• Set “Copy/clear selection” to “None”
    • Set “Select text” to “Left”
    • Set “Paste text” to “Right”
    • Set “Context menu” to “Middle”

Tab Configuration

Now that you have your console looking pretty and being functional, lets hook it into putty and cygwin. You can do this configuration under “Edit -> Settings -> Tabs”. Obviously, the directories you’ve chosen for things will be different (change to your values).

Cygwin: Add a tab and set the shell to:

C:\cygwin\bin\bash.exe --login -i

Putty: Add a tab and set the shell to:

C:\apps\Console2\ansicon.exe "C:\apps\Putty\plink.exe" -load "aSavedSessionName"

Reference

console

 

How to list all environment variables

Often times you can find useful information in your environment variables, but since it’s something you don’t have to do everyday it’s easy to forget. Here’s a refresher:

Windows
First bring up a command prompt, then run the following…

set

To see the value of a single environment variable:

echo %ENVVAR%

Linux
Run the following from a terminal to see all environment variables…

printenv

To see the value of a single environment variable:

echo $ENVVAR

Setup password-less SSH and SCP with public/private keys

Want to scp a file to another server without having to enter the password?  Want to just make your security even stronger?  Public/private keys to the rescue!  Of course, if you don’t know what I’m talking about or why you would want to do this, feel free to google it or just go visit another site.

For those still with me, you need access to both the local and remote servers (duh).  I’m going to refer to the server/host you are logged into as the local machine, and the one you want to connect to as the remote machine.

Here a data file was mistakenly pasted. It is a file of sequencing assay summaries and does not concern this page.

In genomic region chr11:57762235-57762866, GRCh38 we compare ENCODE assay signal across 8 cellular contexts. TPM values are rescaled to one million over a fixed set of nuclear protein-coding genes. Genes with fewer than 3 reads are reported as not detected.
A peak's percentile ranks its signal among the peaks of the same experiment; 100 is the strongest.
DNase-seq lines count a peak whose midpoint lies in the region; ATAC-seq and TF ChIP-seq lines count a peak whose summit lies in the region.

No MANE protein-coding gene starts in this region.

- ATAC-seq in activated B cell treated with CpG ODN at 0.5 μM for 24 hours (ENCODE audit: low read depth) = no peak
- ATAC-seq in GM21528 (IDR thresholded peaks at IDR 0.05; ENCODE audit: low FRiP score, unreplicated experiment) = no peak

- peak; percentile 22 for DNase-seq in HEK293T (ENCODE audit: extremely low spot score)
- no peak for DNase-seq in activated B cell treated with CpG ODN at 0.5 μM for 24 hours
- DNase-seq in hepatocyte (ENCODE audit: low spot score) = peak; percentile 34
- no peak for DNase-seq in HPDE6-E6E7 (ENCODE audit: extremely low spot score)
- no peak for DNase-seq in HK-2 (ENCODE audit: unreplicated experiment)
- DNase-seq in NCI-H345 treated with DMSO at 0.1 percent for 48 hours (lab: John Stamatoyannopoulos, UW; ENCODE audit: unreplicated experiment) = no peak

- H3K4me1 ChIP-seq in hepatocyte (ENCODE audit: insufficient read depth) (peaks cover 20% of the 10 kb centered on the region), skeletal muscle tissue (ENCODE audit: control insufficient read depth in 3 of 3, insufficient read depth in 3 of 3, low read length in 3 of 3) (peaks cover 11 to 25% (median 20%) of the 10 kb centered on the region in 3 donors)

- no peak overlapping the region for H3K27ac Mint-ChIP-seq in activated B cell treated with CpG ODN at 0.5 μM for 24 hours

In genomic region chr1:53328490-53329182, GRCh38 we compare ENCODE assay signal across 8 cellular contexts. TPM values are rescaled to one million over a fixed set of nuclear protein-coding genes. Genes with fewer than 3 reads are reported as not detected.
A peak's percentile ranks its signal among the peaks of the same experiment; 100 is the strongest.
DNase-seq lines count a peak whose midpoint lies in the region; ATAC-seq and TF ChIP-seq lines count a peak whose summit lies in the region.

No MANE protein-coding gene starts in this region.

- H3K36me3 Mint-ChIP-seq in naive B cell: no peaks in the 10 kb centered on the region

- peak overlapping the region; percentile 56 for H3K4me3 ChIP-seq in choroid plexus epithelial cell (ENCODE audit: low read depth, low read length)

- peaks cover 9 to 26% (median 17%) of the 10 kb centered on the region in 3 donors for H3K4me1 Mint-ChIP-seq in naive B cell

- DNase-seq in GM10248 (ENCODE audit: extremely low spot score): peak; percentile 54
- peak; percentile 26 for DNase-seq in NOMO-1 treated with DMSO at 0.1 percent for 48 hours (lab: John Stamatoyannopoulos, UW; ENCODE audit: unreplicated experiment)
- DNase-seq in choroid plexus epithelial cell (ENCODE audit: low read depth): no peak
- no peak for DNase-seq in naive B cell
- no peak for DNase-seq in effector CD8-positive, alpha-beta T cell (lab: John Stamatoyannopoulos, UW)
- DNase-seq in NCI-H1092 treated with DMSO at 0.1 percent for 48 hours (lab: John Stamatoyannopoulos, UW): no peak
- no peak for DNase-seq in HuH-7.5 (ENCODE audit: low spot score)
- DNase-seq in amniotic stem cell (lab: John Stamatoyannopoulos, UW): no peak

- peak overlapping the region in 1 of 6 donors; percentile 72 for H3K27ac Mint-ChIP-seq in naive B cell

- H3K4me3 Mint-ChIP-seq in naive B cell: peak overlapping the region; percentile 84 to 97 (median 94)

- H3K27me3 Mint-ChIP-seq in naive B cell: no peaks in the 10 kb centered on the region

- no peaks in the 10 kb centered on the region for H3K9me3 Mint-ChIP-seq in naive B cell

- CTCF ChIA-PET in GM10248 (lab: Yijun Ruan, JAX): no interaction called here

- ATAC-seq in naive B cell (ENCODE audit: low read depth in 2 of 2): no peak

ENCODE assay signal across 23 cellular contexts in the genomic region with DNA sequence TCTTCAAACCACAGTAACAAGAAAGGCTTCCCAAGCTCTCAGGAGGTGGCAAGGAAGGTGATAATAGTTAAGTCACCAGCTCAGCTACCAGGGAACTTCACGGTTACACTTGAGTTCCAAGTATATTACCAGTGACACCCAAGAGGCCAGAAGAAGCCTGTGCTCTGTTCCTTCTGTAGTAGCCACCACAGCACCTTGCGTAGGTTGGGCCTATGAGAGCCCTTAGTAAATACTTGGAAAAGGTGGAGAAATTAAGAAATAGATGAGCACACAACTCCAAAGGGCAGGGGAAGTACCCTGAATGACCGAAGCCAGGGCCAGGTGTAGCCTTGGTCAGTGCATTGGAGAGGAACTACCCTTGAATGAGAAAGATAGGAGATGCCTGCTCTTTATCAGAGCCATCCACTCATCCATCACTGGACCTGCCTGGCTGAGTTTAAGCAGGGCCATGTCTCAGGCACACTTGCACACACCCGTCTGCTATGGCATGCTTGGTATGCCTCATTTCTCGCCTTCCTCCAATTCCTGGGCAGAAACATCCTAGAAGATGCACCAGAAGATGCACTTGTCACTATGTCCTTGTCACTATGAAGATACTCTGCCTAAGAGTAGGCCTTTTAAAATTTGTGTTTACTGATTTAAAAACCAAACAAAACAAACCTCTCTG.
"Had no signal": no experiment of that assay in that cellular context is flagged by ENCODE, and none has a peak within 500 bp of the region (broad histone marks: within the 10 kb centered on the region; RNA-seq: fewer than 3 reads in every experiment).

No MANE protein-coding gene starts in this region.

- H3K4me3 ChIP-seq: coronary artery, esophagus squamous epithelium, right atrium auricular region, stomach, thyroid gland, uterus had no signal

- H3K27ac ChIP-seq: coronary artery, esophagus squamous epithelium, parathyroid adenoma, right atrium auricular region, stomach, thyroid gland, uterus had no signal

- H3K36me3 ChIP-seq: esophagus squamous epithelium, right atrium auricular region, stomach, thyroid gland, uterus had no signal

First, on the local machine you need to generate your public and private keys.  To do so, enter this command…

ssh-keygen -t rsa

Be sure to just hit enter to the questions you’re prompted with (otherwise you will have to enter a password when connecting with the keys – which goes against the whole point of this post).  This will create a couple of files in your .ssh directory (something like id_rsa and id_rsa.pub – your private and public keys respectively). Your public key (the file you want to distribute) ends in “.pub”. Assuming you have that file, send it over to the remote machine (perhaps with scp, yes?)…

scp ./id_rsa.pub user@server.com:/home/user/.ssh/id_rsa.pub

Of course password authentication isn’t enabled yet so you’ll have to enter the password. Next up, you need to login to the remote machine and visit your .ssh directory, and cat the .pub file into your “authorized_keys” file (don’t worry, the command below will create the file if it doesn’t exist. I leave it to you to know how to create the .ssh directory if needed)…

cat id_rsa.pub >> authorized_keys

It’s then a good idea to secure your file and delete the temporary public key on the remote machine…

chmod 600 authorized_keys
rm id_rsa.pub

Once you’ve done all this, you should now be able to connect without a password! Just use your private key…

ssh -i ./id_rsa user@server.com

Have fun!

SSH, SFTP, and SCP on non-standard ports

One common suggestion for securing a secure shell connection on Linux is to change the port that ssh runs on.  But how exactly do you connect to a server on one of these non-standard ports?

Naturally, the syntax is different for each so here goes:

ssh

ssh -p 33432 user@server.com

Yes, ssh uses a lower case p command line argument. Just wait until we get to scp.

sftp

sftp -o "Port 33432" user@server.com

Of course sftp uses a plain English option parameter of “Port XXXX”

scp

scp -P 33432 /home/user/file.txt user@server.com:/home/user

And naturally scp uses a capital P

Gotta love consistency!